Cardinal sparks row over whether Church teaching on family can change

Cardinal sparks row over whether Church teaching on family can change

ROME — During a recent Vatican summit, the top official at the Synod of Bishops stirred controversy by reportedly telling participants they should not be “shocked” by theologians questioning Church teaching on matters such as marriage and family life. Italian Cardinal Lorenzo Baldisseri also reportedly said that if the aim

ROME — During a recent Vatican summit, the top official at the Synod of Bishops stirred controversy by reportedly telling participants they should not be “shocked” by theologians questioning Church teaching on matters such as marriage and family life.

Italian Cardinal Lorenzo Baldisseri also reportedly said that if the aim of the synod is simply to repeat established Church teaching and discipline, then it would be “senseless” to hold it.

An anti-abortion group called Voice of the Family issued a statement Jan. 25 objecting that Baldisseri’s comments “further undermined church teaching on the indissolubility of marriage” and created “confusion.”

To date, Baldisseri has not responded.

The comments were not in Baldisseri’s prepared text for the Jan. 22-24 meeting organized by the Pontifical Council for the Family, but reportedly came in a Q&A session with participants.

The meeting was part of the run-up to the next Synod of Bishops in October, where hot-button matters such as homosexuality, couples living together outside of marriage, and Communion for divorced and civilly remarried Catholics are expected to be on the table.

In his prepared remarks, Baldisseri, who serves as secretary general of the Synod of Bishops, said families that follow “the path indicated by Christ” are called to help those who do not enjoy the “fullness of Christian marriage.”

He also called for Catholic lay movements to suggest possible solutions to sensitive issues concerning the family.

Addressing 500 members of more than 80 lay movements from 28 countries and all the continents who were gathered in Rome for a Vatican-sponsored workshop, Baldisseri invited them to deepen the family’s vocation and mission, while considering the situation of the faithful who, living irregular marital situations, wish to participate more fully in the life of the Church.

He noted that the bishops participating in the synod have repeatedly stressed that Catholic families graced by the sacrament of marriage are called to be active subjects of family ministry.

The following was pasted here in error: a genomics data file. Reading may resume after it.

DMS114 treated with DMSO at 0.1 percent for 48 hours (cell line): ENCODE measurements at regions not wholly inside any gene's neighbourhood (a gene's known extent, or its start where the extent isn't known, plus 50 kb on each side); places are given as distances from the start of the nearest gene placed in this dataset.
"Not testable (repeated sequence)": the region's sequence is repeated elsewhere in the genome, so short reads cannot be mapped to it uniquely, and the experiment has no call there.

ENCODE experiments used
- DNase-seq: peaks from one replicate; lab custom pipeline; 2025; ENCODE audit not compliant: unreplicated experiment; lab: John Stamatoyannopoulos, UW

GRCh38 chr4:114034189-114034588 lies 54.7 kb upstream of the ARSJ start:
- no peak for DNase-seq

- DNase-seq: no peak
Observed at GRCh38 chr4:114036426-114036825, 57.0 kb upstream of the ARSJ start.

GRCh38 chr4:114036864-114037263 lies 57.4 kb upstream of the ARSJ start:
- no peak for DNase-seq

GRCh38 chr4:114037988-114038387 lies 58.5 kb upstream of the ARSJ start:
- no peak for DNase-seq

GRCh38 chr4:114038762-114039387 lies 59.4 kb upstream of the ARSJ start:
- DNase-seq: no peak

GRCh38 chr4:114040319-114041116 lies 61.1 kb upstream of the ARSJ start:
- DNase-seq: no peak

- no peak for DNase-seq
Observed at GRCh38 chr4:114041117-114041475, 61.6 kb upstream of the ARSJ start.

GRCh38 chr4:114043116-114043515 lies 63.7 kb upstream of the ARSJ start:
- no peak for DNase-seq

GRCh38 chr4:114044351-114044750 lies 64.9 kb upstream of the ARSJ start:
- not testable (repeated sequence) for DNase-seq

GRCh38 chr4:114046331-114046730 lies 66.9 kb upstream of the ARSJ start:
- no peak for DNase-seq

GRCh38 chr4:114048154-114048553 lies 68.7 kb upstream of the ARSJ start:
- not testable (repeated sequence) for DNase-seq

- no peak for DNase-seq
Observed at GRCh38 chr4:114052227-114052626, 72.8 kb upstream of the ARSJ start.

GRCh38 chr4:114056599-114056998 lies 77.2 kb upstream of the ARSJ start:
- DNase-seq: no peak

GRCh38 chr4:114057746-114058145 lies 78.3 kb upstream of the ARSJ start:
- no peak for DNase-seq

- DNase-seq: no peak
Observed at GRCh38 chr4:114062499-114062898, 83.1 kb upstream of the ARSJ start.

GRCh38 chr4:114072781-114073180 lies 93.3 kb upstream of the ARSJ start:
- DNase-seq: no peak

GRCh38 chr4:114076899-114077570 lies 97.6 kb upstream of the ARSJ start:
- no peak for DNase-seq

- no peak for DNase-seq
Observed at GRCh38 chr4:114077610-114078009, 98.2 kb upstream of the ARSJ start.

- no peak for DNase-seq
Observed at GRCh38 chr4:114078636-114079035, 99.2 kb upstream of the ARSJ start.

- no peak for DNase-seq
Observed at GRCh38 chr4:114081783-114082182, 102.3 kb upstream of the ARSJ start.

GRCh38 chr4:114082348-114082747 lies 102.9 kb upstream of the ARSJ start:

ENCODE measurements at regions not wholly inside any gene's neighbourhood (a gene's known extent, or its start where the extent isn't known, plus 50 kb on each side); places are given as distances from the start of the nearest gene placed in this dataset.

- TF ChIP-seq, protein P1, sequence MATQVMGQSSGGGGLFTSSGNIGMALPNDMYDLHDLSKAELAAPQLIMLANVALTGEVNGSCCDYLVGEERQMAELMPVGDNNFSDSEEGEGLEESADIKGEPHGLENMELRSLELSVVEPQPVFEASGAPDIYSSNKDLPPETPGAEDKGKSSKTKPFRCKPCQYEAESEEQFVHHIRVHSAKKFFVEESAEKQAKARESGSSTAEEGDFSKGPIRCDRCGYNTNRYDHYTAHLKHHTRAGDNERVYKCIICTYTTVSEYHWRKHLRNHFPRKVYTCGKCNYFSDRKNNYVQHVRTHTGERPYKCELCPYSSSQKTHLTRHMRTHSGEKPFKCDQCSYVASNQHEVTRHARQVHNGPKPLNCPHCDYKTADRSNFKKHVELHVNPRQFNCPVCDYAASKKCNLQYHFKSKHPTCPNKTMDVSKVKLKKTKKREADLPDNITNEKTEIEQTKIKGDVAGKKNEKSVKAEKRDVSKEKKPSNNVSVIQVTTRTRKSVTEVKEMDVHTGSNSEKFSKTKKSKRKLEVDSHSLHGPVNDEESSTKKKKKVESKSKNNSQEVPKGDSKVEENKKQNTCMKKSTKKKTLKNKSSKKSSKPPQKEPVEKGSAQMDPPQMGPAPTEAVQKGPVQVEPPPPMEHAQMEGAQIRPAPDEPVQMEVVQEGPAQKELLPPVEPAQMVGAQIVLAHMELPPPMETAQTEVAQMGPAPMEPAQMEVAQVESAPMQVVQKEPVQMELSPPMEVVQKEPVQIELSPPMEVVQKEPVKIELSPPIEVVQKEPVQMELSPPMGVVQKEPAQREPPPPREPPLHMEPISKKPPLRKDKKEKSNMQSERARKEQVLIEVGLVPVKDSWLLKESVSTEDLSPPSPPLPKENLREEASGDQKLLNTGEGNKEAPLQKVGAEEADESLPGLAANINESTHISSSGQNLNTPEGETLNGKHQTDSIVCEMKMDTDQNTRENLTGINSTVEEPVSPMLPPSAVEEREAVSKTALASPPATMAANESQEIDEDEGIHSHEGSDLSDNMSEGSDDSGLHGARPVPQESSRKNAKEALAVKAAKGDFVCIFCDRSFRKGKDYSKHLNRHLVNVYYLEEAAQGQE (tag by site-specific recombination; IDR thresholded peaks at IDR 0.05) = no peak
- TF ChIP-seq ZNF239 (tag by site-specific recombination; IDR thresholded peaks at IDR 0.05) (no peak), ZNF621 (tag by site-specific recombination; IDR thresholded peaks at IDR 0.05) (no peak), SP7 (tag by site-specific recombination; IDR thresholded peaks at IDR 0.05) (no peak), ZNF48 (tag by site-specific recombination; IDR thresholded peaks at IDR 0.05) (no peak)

According to Baldisseri, families have to explore the results of the Extraordinary Synod and contribute in the search for pastoral courageous choices, in particular in caring for wounded families.

Last October, the first of two Synods of Bishops on the Family was held in Rome; the second and final one will take place the same month this year. Pope Francis called for what’s known as an Extraordinary Synod to define the status quaestionis (current situation) and to collect the bishops’ experiences and proposals.

“It’s necessary that we keep in mind the situations of those faithful who, while living irregular marriage situations, wish to participate more fully in the life of the church and are willing to engage seriously in a progressive path,” Baldisseri said.

He stressed that, even though the members of the synod kept in mind the concrete situations of different people, they had also clearly reaffirmed the elements of the sacrament of marriage: indissolubility, unity, loyalty, and procreativity (meaning openness to life and thus rejecting contraception).

One way to contribute to the discussion, Baldisseri said, is by answering a questionnaire sent out by the synod’s secretary to dioceses around the world and to send it to Rome through local bishops’ conferences.

“We believe that this period between the two synods is the most important,” Baldisseri said.

Speaking with Italian news agency ANSA on Thursday, the cardinal also said that while they wait for bishops’ conferences to reply to the questionnaire, “there are study groups at different levels here in Rome that will tackle the most sensitive issues, above all those that did not achieve the qualified majority.”

Of the 62 articles of the Synod’s final document, two didn’t get a two-thirds vote — one on being more welcoming toward gays and lesbians, and the other on divorce and remarriage.

A document setting the table for the discussion in the synod, called an instrumentum laboris, is expected to be released in June.

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